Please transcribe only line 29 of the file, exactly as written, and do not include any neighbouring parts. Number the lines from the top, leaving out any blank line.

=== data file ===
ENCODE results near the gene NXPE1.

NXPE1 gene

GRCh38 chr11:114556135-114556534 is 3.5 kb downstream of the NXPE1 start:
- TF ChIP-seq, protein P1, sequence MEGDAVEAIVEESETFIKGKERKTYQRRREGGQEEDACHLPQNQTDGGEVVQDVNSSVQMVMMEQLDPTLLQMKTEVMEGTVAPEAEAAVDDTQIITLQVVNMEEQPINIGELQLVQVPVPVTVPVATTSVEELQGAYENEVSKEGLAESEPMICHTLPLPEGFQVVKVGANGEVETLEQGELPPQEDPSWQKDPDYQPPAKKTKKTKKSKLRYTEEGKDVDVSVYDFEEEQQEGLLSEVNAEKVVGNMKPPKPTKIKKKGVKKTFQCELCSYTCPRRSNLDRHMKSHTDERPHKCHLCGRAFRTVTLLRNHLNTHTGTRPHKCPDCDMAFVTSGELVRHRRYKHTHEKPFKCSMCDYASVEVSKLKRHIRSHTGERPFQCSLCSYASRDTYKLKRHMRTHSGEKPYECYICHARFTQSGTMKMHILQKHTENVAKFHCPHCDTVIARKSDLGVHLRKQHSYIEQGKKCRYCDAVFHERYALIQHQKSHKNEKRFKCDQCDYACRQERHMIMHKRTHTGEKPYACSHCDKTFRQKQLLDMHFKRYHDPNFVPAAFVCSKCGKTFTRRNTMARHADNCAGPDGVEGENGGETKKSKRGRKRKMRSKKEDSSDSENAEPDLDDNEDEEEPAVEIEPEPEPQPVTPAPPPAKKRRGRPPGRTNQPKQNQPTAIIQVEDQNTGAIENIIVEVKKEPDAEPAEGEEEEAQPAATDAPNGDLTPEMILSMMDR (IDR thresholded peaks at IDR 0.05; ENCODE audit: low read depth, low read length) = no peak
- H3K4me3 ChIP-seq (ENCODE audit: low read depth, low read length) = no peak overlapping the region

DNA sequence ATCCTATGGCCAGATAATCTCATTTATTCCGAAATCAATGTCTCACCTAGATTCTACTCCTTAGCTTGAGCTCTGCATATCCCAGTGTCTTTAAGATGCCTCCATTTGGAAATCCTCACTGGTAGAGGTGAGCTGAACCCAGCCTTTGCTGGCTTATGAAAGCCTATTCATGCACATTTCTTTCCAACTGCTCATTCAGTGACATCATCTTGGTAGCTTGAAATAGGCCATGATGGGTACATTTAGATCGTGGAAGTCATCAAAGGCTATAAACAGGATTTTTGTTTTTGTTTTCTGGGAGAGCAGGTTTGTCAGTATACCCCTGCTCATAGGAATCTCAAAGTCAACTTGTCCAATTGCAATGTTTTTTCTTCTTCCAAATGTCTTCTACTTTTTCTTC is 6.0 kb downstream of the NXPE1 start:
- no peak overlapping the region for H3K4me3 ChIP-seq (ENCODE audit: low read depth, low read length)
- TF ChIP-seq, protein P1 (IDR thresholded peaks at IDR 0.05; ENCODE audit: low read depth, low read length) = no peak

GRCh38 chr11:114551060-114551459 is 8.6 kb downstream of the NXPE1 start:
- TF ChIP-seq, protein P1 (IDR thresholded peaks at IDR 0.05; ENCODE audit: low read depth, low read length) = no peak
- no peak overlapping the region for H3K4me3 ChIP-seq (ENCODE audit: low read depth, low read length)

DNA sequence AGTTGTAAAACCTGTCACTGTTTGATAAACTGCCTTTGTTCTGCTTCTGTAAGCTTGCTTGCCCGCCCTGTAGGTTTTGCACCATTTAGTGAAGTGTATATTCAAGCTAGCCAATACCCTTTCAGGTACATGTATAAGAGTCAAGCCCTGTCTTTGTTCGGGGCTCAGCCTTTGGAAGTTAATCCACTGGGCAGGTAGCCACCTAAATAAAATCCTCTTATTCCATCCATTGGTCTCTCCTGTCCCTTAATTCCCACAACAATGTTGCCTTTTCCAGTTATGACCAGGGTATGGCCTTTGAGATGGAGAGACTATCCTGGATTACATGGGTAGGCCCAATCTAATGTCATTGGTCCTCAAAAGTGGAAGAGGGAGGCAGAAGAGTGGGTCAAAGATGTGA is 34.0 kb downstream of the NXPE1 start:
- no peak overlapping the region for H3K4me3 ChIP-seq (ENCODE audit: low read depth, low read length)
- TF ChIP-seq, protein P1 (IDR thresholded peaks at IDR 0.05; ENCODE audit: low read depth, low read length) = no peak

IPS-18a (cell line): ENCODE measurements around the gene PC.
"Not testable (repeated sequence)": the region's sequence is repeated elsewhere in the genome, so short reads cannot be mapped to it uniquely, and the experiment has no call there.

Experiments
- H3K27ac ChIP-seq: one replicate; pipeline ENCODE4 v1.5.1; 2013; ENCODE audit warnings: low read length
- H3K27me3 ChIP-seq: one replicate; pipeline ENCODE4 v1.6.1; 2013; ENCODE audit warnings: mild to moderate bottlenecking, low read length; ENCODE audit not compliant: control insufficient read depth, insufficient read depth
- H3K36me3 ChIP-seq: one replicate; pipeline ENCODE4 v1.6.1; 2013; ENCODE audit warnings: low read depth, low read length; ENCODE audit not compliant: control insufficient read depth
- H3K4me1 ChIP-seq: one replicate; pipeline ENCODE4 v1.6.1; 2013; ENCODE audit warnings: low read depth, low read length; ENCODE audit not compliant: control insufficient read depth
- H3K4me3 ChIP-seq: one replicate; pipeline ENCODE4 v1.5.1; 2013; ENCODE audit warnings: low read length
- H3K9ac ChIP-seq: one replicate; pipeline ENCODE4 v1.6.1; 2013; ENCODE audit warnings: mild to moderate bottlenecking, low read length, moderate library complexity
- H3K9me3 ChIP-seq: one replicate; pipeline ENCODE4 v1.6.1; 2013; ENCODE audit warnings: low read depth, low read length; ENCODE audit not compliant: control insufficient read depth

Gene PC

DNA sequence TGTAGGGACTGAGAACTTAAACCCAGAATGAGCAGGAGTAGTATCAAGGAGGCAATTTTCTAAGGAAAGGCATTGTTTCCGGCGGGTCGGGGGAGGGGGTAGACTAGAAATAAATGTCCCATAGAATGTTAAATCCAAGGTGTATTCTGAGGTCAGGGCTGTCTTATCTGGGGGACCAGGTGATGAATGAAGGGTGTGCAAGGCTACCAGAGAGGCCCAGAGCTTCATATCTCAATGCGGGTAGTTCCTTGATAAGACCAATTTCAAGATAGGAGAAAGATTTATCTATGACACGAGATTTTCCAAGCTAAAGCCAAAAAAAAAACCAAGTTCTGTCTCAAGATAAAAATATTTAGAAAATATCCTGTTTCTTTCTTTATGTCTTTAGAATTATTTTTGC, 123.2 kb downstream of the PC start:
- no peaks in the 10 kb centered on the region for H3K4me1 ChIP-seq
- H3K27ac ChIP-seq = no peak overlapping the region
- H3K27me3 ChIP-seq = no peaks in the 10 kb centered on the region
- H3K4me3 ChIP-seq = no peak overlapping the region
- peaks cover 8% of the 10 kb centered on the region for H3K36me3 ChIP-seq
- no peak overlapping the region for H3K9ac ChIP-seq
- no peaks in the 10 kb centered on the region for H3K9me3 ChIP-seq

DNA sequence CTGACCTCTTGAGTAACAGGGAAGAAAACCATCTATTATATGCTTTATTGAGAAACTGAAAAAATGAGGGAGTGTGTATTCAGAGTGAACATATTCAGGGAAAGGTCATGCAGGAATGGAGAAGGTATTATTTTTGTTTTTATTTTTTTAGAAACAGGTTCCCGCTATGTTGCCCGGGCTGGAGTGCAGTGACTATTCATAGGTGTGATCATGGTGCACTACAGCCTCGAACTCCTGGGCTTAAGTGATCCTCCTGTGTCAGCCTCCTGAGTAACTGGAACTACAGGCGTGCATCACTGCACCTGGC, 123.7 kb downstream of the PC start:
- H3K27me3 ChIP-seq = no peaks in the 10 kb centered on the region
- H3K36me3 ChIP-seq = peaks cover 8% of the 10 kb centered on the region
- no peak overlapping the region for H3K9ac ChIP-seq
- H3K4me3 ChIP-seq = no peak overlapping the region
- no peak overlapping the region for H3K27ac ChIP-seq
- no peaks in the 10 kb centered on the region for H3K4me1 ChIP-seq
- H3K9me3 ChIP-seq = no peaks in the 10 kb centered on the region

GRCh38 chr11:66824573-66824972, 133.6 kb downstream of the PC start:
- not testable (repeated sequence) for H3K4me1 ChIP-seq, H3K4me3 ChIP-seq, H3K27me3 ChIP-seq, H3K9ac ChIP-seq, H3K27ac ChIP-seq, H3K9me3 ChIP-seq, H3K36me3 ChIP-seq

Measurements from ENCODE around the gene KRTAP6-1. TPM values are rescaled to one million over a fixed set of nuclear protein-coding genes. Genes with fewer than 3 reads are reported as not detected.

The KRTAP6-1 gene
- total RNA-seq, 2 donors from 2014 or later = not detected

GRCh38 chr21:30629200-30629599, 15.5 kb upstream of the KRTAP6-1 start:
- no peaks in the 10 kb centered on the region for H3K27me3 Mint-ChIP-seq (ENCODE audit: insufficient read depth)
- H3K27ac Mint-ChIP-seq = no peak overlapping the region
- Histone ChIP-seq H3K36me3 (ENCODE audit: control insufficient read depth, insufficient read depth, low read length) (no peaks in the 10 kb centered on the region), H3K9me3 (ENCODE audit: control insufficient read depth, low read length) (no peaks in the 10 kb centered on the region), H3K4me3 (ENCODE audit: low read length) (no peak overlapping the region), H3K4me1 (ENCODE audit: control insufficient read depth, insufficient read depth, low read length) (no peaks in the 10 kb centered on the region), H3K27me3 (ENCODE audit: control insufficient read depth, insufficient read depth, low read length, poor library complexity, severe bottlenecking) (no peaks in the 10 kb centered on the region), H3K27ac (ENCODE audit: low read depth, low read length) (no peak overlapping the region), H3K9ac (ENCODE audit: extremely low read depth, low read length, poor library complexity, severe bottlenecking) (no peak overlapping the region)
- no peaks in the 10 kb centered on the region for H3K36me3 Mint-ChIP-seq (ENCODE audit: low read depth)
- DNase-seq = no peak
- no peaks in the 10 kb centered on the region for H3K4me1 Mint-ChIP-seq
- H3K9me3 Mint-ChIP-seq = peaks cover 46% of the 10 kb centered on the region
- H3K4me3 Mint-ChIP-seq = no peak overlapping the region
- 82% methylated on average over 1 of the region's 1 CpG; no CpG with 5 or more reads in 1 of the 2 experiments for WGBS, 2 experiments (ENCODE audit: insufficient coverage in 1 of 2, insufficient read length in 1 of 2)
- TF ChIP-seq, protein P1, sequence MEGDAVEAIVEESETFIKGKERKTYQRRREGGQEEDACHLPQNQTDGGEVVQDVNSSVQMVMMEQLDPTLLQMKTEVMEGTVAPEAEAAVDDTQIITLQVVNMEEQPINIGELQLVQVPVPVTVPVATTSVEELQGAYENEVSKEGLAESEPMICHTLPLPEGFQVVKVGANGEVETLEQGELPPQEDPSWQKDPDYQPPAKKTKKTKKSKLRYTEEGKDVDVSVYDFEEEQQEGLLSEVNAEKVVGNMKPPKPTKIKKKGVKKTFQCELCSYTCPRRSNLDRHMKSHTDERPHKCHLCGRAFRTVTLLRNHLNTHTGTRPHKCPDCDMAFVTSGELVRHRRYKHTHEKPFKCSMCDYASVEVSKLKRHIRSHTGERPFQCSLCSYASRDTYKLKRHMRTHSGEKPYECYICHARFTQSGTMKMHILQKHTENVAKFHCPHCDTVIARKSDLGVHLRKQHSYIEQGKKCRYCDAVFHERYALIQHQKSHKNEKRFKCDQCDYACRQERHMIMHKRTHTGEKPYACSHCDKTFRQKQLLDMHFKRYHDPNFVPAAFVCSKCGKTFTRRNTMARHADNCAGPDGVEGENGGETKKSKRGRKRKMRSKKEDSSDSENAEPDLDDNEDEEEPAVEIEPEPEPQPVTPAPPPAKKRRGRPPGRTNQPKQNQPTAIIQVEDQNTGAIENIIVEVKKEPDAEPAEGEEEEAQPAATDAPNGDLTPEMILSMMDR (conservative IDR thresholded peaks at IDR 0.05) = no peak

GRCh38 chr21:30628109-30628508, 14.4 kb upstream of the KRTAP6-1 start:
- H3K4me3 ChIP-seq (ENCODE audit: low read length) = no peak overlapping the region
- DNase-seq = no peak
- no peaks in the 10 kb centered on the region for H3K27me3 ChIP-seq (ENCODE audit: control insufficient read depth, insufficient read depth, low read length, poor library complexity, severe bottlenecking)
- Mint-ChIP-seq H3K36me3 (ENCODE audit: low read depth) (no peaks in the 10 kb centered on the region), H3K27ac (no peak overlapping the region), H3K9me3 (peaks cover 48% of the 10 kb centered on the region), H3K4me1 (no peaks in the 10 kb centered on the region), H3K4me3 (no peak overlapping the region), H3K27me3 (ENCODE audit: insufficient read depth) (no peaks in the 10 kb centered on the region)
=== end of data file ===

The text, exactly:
- H3K27me3 ChIP-seq = no peaks in the 10 kb centered on the region